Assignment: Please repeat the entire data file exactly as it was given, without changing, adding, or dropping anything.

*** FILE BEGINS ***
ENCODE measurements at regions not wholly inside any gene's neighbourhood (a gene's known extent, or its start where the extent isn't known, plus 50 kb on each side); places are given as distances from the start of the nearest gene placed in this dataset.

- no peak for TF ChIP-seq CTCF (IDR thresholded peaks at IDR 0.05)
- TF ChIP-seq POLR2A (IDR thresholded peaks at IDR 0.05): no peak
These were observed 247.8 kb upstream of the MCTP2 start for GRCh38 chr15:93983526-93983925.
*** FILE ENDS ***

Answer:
ENCODE measurements at regions not wholly inside any gene's neighbourhood (a gene's known extent, or its start where the extent isn't known, plus 50 kb on each side); places are given as distances from the start of the nearest gene placed in this dataset.

- no peak for TF ChIP-seq CTCF (IDR thresholded peaks at IDR 0.05)
- TF ChIP-seq POLR2A (IDR thresholded peaks at IDR 0.05): no peak
These were observed 247.8 kb upstream of the MCTP2 start for GRCh38 chr15:93983526-93983925.